NAFTA Is Dead; All Hail the USMCA
Following some furious 11th hour bargaining, Canada reached an agreement with U.S. trade negotiators Sunday night, marking the end of the North American Free Trade Agreement (NAFTA) and the creation of its successor, the U.S.-Mexico-Canada Agreement. USMCA, for short.
While some of the finer details have yet to be released, the trilateral trade deal prevents the nightmare scenario of heavy tariffs levied on vehicles imported from Canada. To keep General Motors, Fiat Chrysler, Ford, Honda, and Toyota plants humming, officials in the Great White North reluctantly offered up some milk and cheese.
Calling it a “great deal for all three countries,” U.S. President Donald Trump tweeted that the USMCA corrects “deficiencies and mistakes in NAFTA, greatly opens markets to our Farmers and Manufacturers, reduces Trade Barriers to the U.S. and will bring all three Great Nations together in competition with the rest of the world.”
Trump came up with the new acronym, which seems tailor-made for song lyrics, after complaining that NAFTA had “bad connotations.” The U.S. and Mexico first reached a deal in late August.
In a joint statement, U.S. Trade Representative Robert Lighthizer and Canadian Foreign Affairs Minister Chrystia Freeland called the deal “a new, modernized trade agreement for the 21st Century” that “will give our workers, farmers, ranchers, and businesses a high-standard trade agreement that will result in freer markets, fairer trade and robust economic growth in our region.”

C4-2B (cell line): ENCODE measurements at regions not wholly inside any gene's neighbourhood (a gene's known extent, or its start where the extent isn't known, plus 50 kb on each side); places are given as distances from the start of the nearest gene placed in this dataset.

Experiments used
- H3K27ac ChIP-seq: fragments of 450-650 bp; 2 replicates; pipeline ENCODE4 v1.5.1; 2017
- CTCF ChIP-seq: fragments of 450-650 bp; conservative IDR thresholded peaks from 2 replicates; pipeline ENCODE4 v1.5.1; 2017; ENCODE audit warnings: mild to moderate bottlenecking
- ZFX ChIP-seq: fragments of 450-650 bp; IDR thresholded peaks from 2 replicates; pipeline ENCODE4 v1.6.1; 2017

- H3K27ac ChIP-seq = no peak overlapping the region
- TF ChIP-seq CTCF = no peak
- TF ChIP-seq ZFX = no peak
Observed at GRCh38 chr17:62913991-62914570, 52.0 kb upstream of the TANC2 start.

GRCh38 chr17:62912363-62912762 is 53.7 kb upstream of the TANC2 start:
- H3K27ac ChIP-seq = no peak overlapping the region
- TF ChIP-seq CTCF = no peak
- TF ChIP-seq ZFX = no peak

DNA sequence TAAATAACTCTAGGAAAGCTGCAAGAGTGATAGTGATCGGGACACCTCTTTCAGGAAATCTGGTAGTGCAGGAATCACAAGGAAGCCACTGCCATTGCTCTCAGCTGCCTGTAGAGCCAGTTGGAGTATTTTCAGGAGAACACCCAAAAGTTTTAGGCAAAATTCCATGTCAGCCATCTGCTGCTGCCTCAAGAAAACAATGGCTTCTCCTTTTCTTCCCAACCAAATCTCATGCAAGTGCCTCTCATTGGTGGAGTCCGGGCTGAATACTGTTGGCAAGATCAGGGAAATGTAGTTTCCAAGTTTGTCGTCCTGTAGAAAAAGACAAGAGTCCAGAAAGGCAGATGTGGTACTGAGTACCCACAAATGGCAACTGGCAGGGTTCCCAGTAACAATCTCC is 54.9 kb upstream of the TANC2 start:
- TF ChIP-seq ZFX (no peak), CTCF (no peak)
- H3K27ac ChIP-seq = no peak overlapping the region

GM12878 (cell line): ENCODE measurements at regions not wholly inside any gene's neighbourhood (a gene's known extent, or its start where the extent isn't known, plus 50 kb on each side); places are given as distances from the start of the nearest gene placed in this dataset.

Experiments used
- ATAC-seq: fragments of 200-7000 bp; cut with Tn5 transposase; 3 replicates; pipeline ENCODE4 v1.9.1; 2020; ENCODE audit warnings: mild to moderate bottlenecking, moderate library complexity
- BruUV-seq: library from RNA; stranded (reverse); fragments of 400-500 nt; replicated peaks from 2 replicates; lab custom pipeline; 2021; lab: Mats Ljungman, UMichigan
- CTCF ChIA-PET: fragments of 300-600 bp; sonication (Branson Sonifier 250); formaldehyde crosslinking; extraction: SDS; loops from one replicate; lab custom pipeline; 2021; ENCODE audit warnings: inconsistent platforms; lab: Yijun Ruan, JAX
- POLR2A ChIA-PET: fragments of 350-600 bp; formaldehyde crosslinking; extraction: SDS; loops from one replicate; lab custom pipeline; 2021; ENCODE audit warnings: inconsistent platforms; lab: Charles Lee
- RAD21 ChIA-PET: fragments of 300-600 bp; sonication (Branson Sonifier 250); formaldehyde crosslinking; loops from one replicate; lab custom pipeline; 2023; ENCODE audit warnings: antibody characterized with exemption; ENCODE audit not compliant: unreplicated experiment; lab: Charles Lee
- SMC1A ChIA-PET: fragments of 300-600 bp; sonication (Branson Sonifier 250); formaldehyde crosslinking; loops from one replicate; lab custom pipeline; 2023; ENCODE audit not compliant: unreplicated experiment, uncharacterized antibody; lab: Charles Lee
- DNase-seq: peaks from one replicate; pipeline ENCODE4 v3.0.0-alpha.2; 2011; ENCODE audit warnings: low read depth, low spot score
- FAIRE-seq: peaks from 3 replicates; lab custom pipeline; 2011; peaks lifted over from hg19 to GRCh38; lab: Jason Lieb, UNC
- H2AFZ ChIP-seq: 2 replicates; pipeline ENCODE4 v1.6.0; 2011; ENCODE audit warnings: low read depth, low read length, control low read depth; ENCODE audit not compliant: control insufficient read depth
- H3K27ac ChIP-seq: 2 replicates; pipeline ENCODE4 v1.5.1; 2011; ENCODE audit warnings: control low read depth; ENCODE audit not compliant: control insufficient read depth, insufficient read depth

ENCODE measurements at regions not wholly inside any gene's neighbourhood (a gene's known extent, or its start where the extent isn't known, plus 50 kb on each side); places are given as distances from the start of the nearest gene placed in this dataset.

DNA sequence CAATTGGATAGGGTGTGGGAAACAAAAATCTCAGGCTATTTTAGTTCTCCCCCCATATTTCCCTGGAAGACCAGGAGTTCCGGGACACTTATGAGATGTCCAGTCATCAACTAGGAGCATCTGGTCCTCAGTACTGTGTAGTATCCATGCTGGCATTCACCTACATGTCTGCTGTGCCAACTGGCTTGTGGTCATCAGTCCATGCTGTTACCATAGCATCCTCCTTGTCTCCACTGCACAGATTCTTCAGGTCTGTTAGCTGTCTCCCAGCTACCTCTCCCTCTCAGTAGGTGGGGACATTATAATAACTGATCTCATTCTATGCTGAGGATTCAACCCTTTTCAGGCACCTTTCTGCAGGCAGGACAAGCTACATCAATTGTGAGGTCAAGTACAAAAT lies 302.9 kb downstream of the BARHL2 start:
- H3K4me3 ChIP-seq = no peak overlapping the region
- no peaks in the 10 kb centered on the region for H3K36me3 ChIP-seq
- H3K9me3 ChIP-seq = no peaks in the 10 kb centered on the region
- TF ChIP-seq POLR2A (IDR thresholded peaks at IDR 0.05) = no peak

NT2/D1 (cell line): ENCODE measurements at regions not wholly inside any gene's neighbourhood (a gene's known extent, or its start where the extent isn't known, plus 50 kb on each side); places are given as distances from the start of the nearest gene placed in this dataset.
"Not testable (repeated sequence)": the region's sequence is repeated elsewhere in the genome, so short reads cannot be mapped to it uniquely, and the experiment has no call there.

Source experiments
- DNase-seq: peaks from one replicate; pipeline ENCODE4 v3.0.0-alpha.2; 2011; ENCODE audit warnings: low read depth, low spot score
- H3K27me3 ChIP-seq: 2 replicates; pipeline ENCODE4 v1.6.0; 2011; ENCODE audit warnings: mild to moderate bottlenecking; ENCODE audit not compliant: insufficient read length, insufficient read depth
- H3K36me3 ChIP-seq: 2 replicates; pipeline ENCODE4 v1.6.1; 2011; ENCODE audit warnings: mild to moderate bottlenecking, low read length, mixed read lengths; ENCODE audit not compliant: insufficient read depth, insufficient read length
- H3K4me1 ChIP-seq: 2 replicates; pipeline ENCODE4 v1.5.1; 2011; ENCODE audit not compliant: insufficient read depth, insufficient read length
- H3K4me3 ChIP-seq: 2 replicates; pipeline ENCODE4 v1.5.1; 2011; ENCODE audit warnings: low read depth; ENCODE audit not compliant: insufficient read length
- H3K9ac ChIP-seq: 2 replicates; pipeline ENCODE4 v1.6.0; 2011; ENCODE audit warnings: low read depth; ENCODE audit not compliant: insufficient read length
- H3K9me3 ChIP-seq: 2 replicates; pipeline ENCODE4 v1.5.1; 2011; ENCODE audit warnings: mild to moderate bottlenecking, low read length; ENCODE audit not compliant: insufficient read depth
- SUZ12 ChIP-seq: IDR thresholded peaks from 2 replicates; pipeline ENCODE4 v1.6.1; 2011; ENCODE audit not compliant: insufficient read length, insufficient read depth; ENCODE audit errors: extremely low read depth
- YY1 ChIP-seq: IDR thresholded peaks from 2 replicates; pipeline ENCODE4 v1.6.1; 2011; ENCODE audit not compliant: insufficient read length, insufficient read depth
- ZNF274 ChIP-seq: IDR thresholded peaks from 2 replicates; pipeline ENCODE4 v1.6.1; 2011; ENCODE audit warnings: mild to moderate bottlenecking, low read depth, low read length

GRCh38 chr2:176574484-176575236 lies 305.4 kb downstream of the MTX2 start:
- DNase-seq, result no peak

The U.S.-Mexico deal updated the existing rules of origin, with the required percentage of North American parts rising from 62.5 percent to 75 percent. Some 70 percent of the steel, aluminum, and glass sourced for use in auto manufacturing must now come from within the trading bloc. In the aim of placating U.S. officials worried about a southwards surge of jobs across the Rio Grande, Mexico agreed to a wage of $16 an hour for 40 to 45 percent percent of autoworkers involved in final assembly (the latter figure being for those working on trucks).
As for manufacturers north of the 49th parallel, the new deal remains somewhat murky However, we do know that Canada agreed to a cap on auto exports to the U.S., but nothing that would impact the existing cross-border flow. Media reports place the cap at around 40 percent above current levels. Above that level, only vehicles that fail to meet rules of origin requirements could be subject to unspecified new tariffs.
Flavio Volpe, president of Canada’s Automotive Parts Manufacturers’ Association, tweeted that Canada and Mexico “negotiated exemptions from [import tariffs] at production levels that materially outpace* export growth models to the US over the next 5-10 years.”
“The cost of an automobile may increase if manufacturers are required to source more supplies from the US/CAN/MX than from the cheapest global sources,” Volpe wrote. “The benefit is more* investment in Ontario, Kentucky & Chihuahua & less* in places that sell to us but do not buy from us.”
Jerry Diaz, head of the union representing Detroit Three autoworkers in Canada, gave the deal a thumbs up.
“If you combine the moves made with Mexico as it relates to raising the wages of Mexican workers and increase of content of North American labour into a car in order for make it tariff free,” the Unifor president told reporters. “Frankly, the deal we have with the United States, we are, I would argue, in better shape than we have been in the past 25 years.”
It’s now up to governments to make USMCA official.
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